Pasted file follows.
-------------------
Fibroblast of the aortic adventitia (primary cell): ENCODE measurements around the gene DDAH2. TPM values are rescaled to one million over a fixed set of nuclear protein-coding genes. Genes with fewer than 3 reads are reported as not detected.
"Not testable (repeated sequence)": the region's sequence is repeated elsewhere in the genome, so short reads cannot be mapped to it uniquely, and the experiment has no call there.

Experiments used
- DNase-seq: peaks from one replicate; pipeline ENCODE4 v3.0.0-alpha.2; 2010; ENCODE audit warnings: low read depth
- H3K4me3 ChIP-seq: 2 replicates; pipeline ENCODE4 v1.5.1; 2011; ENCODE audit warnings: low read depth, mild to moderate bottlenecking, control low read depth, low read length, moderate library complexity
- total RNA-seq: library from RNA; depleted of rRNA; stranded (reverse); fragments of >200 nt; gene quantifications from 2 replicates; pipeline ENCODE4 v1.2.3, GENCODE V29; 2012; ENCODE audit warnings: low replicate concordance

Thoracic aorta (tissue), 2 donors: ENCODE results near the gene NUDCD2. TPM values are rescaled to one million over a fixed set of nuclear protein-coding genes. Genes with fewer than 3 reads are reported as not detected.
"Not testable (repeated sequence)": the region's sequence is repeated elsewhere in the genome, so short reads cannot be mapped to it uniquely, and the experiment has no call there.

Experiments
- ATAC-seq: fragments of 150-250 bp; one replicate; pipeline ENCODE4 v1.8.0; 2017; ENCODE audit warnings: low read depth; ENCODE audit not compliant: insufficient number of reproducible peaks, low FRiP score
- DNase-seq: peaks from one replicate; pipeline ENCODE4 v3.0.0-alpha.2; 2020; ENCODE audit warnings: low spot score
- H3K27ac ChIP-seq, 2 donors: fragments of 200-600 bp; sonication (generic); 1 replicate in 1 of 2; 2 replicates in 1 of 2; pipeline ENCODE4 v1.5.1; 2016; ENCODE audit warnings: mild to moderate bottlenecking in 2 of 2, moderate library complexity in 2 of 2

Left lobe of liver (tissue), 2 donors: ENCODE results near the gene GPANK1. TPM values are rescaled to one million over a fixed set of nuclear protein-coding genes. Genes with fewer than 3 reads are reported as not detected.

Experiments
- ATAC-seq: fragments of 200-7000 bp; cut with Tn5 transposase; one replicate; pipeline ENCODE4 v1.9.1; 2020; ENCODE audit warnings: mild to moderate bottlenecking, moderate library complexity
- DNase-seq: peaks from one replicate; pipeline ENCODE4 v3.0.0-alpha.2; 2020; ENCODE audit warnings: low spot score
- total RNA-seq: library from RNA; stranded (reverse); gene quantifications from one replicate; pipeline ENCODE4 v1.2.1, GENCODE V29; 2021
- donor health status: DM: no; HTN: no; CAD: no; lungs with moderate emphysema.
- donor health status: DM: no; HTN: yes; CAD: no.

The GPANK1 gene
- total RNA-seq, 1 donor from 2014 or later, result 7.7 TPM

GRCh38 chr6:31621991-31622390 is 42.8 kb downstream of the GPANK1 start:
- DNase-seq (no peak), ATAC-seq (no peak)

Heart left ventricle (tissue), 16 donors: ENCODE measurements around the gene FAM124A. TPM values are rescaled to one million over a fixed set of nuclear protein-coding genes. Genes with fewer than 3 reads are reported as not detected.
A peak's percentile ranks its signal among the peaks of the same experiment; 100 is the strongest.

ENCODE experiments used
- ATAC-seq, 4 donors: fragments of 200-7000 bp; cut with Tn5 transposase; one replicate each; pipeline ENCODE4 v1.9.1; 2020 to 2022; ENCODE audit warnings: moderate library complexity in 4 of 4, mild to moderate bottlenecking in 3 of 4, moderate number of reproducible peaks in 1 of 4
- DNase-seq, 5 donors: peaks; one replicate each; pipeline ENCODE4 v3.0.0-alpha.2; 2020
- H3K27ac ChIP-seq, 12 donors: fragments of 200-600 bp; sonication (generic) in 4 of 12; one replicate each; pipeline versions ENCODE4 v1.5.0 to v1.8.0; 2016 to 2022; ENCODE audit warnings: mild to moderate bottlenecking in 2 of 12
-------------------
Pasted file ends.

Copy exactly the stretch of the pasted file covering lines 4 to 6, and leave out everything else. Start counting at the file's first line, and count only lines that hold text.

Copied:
- DNase-seq: peaks from one replicate; pipeline ENCODE4 v3.0.0-alpha.2; 2010; ENCODE audit warnings: low read depth
- H3K4me3 ChIP-seq: 2 replicates; pipeline ENCODE4 v1.5.1; 2011; ENCODE audit warnings: low read depth, mild to moderate bottlenecking, control low read depth, low read length, moderate library complexity
- total RNA-seq: library from RNA; depleted of rRNA; stranded (reverse); fragments of >200 nt; gene quantifications from 2 replicates; pipeline ENCODE4 v1.2.3, GENCODE V29; 2012; ENCODE audit warnings: low replicate concordance